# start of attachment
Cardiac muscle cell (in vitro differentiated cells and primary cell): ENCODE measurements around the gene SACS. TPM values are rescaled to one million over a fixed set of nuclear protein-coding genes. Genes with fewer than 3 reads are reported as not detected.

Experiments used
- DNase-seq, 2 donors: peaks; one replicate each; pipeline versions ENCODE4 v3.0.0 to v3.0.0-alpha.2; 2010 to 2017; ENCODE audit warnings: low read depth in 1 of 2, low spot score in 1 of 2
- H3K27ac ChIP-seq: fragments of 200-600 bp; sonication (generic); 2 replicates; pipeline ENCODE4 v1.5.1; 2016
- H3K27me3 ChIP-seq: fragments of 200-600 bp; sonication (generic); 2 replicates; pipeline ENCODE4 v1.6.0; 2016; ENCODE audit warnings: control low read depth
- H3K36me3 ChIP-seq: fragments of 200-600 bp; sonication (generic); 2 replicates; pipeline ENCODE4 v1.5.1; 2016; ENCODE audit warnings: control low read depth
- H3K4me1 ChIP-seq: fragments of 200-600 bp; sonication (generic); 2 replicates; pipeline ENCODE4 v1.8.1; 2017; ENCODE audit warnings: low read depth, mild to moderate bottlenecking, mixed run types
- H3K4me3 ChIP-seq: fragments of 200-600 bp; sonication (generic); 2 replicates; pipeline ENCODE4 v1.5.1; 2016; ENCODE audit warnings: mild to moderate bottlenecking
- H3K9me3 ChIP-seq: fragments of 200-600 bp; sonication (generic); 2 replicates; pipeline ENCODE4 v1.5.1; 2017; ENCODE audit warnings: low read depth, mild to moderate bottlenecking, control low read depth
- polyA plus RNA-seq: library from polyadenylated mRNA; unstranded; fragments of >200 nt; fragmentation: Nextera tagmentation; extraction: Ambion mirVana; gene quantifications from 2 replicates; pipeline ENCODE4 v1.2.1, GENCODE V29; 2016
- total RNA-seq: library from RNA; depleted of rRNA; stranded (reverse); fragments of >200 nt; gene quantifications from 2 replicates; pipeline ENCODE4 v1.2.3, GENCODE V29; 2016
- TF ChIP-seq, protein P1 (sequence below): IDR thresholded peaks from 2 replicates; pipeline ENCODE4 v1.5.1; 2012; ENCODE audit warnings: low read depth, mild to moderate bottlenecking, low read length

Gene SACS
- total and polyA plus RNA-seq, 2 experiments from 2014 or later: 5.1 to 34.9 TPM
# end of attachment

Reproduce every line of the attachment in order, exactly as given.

Cardiac muscle cell (in vitro differentiated cells and primary cell): ENCODE measurements around the gene SACS. TPM values are rescaled to one million over a fixed set of nuclear protein-coding genes. Genes with fewer than 3 reads are reported as not detected.

Experiments used
- DNase-seq, 2 donors: peaks; one replicate each; pipeline versions ENCODE4 v3.0.0 to v3.0.0-alpha.2; 2010 to 2017; ENCODE audit warnings: low read depth in 1 of 2, low spot score in 1 of 2
- H3K27ac ChIP-seq: fragments of 200-600 bp; sonication (generic); 2 replicates; pipeline ENCODE4 v1.5.1; 2016
- H3K27me3 ChIP-seq: fragments of 200-600 bp; sonication (generic); 2 replicates; pipeline ENCODE4 v1.6.0; 2016; ENCODE audit warnings: control low read depth
- H3K36me3 ChIP-seq: fragments of 200-600 bp; sonication (generic); 2 replicates; pipeline ENCODE4 v1.5.1; 2016; ENCODE audit warnings: control low read depth
- H3K4me1 ChIP-seq: fragments of 200-600 bp; sonication (generic); 2 replicates; pipeline ENCODE4 v1.8.1; 2017; ENCODE audit warnings: low read depth, mild to moderate bottlenecking, mixed run types
- H3K4me3 ChIP-seq: fragments of 200-600 bp; sonication (generic); 2 replicates; pipeline ENCODE4 v1.5.1; 2016; ENCODE audit warnings: mild to moderate bottlenecking
- H3K9me3 ChIP-seq: fragments of 200-600 bp; sonication (generic); 2 replicates; pipeline ENCODE4 v1.5.1; 2017; ENCODE audit warnings: low read depth, mild to moderate bottlenecking, control low read depth
- polyA plus RNA-seq: library from polyadenylated mRNA; unstranded; fragments of >200 nt; fragmentation: Nextera tagmentation; extraction: Ambion mirVana; gene quantifications from 2 replicates; pipeline ENCODE4 v1.2.1, GENCODE V29; 2016
- total RNA-seq: library from RNA; depleted of rRNA; stranded (reverse); fragments of >200 nt; gene quantifications from 2 replicates; pipeline ENCODE4 v1.2.3, GENCODE V29; 2016
- TF ChIP-seq, protein P1 (sequence below): IDR thresholded peaks from 2 replicates; pipeline ENCODE4 v1.5.1; 2012; ENCODE audit warnings: low read depth, mild to moderate bottlenecking, low read length

Gene SACS
- total and polyA plus RNA-seq, 2 experiments from 2014 or later: 5.1 to 34.9 TPM